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Original Research: LYMPHANGIOLEIOMYOMATOSIS |

Serum Vascular Endothelial Growth Factor-D Prospectively Distinguishes Lymphangioleiomyomatosis From Other Diseases

Lisa R. Young, MD; Rhonda VanDyke, PhD; Peter M. Gulleman, BS; Yoshikazu Inoue, MD, PhD; Kevin K. Brown, MD, FCCP; Laura S. Schmidt, PhD; W. Marston Linehan, MD; Fuad Hajjar, MD; Brent W. Kinder, MD, FCCP; Bruce C. Trapnell, MD; John J. Bissler, MD, PhD; David N. Franz, MD; Francis X. McCormack, MD, FCCP
Author and Funding Information

From the Division of Pulmonary Medicine (Drs Young and VanDyke, and Mr Gulleman), the Division of Biostatistics (Dr VanDyke), the Division of Pulmonary Biology (Dr Trapnell), the Division of Nephrology (Dr Bissler), and the Division of Neurology (Dr Franz), Cincinnati Children’s Hospital Medical Center, Cincinnati, OH; the National Hospital Organization Kinki-Chuo Chest Medical Center (Dr Inoue), Osaka, Japan; the Department of Medicine (Dr Brown), National Jewish Health, Denver, CO; the Basic Research Program (Dr Schmidt), SAIC-Frederick, Inc., NCI-Frederick, Frederick, MD, and the Urologic Oncology Branch (Drs Linehan and Schmidt) National Cancer Institute, National Institutes of Health, Bethesda, MD; and the Division of Pulmonary, Critical Care, and Sleep Medicine (Drs Young, Hajjar, Kinder, and McCormack), University of Cincinnati College of Medicine, Cincinnati, OH.

Correspondence to: Francis X. McCormack, MD, FCCP, Division of Pulmonary, Critical Care, and Sleep Medicine, The University of Cincinnati College of Medicine, 231 Albert Sabin Way, Medical Sciences Building Room 6114, MLC 0564, Cincinnati, OH 45267; e-mail: Frank.McCormack@uc.edu


Funding/Support: This study was funded in part by a pilot project grant from The LAM Foundation, The Tante Mela Foundation, and NIH/NHLBI RR19498. This research was also supported in part by the Intramural Research Program of the National Institutes of Health, National Cancer Institute, Center for Cancer Research. This project has been funded in part with federal funds from the National Cancer Institute, National Institutes of Health, under contract HHSN261200800001E (to L. S. S.).

Reproduction of this article is prohibited without written permission from the American College of Chest Physicians (http://www.chestpubs.org/site/misc/reprints.xhtml).


© 2010 American College of Chest Physicians


Chest. 2010;138(3):674-681. doi:10.1378/chest.10-0573
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Objectives:  The majority of women with lymphangioleiomyomatosis (LAM) present with cystic lung disease, and most require lung biopsy for definitive diagnosis. The purpose of this study was to determine the prospective diagnostic usefulness of a serologic test for vascular endothelial growth factor-D (VEGF-D), a lymphangiogenic growth factor.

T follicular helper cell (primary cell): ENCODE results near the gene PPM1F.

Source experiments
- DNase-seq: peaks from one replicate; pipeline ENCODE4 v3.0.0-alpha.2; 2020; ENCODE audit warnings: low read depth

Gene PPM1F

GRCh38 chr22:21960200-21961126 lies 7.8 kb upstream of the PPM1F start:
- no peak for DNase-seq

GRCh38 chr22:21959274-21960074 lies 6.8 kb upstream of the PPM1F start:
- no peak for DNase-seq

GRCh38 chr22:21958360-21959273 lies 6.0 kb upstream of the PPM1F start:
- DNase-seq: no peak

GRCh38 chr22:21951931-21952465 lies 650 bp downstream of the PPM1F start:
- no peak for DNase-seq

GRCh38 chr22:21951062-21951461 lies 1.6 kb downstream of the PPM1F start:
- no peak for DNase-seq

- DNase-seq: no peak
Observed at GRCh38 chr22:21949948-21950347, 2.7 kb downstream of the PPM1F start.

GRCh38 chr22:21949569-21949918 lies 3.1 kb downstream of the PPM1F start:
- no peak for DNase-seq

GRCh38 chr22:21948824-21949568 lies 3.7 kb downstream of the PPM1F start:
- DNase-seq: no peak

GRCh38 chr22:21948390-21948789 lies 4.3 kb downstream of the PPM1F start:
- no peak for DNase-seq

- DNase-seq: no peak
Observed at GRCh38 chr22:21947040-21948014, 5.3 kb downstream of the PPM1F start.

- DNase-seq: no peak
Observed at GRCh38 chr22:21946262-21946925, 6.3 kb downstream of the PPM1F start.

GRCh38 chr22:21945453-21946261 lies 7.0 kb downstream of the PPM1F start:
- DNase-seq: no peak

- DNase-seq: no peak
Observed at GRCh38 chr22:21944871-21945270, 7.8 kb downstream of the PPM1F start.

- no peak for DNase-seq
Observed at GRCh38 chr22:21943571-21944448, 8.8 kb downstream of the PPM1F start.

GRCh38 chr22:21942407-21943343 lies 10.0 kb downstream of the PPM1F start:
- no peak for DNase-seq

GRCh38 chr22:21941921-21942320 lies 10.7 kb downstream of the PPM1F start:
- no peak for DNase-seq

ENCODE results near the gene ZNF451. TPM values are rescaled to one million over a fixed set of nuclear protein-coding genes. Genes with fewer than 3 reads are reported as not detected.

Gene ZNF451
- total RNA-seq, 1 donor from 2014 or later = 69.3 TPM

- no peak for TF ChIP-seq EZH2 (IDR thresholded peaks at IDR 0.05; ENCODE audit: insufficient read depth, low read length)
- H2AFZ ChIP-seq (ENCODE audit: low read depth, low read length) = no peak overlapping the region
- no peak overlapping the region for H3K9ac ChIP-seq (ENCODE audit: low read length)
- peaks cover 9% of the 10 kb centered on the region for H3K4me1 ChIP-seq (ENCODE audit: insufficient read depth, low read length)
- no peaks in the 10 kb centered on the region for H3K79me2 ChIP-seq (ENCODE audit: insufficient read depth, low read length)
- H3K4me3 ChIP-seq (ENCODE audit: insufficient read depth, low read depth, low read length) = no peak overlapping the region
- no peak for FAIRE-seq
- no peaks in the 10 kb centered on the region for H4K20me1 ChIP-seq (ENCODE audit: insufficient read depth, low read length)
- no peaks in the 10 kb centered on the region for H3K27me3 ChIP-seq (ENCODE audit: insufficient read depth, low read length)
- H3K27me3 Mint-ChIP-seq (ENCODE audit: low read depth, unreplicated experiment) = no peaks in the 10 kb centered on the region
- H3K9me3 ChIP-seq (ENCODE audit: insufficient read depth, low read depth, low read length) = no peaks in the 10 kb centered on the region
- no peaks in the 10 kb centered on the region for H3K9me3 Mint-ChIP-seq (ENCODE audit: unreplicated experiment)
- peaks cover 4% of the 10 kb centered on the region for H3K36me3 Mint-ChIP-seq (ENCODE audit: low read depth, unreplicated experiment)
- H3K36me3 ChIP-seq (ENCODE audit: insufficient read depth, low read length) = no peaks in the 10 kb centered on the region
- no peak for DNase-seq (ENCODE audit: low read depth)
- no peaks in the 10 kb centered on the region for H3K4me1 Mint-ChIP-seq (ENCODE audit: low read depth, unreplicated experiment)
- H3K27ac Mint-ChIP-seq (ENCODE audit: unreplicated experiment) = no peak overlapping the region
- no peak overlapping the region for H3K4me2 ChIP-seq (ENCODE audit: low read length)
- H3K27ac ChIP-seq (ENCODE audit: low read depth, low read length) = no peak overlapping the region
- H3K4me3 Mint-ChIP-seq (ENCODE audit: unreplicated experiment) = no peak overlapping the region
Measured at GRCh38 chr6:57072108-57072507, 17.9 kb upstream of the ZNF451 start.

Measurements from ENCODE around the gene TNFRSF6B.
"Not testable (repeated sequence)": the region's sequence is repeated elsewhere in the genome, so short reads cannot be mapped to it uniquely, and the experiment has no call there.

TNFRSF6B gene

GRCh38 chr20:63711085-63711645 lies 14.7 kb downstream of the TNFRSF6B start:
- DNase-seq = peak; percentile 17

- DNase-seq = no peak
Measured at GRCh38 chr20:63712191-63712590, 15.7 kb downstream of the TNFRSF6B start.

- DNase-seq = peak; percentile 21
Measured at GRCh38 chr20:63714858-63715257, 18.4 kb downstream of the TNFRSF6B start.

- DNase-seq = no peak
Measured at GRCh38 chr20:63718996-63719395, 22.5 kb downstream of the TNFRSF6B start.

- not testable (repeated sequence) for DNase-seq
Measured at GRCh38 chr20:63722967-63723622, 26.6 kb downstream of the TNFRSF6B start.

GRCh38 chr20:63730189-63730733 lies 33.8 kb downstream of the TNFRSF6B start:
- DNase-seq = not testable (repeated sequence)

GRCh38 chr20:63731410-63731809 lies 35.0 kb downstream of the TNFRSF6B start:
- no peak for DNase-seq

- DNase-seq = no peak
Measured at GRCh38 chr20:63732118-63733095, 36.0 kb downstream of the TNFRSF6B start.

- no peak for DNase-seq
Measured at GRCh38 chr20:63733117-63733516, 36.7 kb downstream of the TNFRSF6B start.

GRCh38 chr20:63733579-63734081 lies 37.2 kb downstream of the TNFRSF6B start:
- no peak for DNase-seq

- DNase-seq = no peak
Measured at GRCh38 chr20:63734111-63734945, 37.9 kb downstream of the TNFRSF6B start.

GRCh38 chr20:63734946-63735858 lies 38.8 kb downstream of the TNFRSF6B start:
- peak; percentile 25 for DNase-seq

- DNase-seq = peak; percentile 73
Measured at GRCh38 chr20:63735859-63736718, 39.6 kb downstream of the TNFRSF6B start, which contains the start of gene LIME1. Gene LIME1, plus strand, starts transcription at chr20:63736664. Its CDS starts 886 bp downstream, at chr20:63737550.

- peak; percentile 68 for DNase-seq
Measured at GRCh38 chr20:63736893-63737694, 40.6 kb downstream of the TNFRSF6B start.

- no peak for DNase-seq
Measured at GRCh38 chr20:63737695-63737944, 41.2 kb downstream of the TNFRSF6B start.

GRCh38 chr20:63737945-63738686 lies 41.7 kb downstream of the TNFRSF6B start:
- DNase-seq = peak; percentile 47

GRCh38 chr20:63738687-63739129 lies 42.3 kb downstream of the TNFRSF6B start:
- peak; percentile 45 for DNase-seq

Methods:  We prospectively measured serum VEGF-D levels by enzyme-linked immunoassay in 48 women presenting with cystic lung disease. Diagnostic test performance was determined from a cohort of 195 women, with tuberous sclerosis complex (TSC), TSC-LAM, sporadic LAM (S-LAM), and other cystic lung diseases in the differential diagnosis, including biopsy-proven or genetically proven pulmonary Langerhans cell histiocytosis, emphysema, Sjögren syndrome, or Birt-Hogg-Dubé syndrome.

Results:  Serum VEGF-D levels were significantly greater in S-LAM (median 1,175 [interquartile range (IQR): 780-2,013] pg/mL; n = 56) than in other cystic lung diseases (median 281 [IQR 203-351] pg/mL; n = 44, P < .001). In the cohort evaluated prospectively, 12 of the 15 individuals ultimately diagnosed with LAM by biopsy had VEGF-D levels of > 800 pg/mL, whereas levels were < 600 pg/mL in all 18 subjects later diagnosed with other causes of cystic lung disease. Receiver operating characteristic curves demonstrated that VEGF-D effectively identified LAM, with an area under the curve of 0.961(95% CI, 0.923-0.992). A VEGF-D level of > 600 pg/mL was highly associated with a diagnosis of LAM (specificity 97.6%, likelihood ratio 35.2) and values > 800 pg/mL were diagnostically specific. Serum VEGF-D levels were significantly elevated in women with TSC-LAM (median 3,465 [IQR 1,970-7,195] pg/mL) compared with women with TSC only (median 370 [IQR 291-520] pg/mL), P < .001).

Conclusions:  A serum VEGF-D level of > 800 pg/mL in a woman with typical cystic changes on high-resolution CT (HRCT) scan is diagnostically specific for S-LAM and identifies LAM in women with TSC. A negative VEGF-D result does not exclude the diagnosis of LAM. The usefulness of serum VEGF-D testing in men or in women who do not have cystic lung disease on HRCT scan is unknown.

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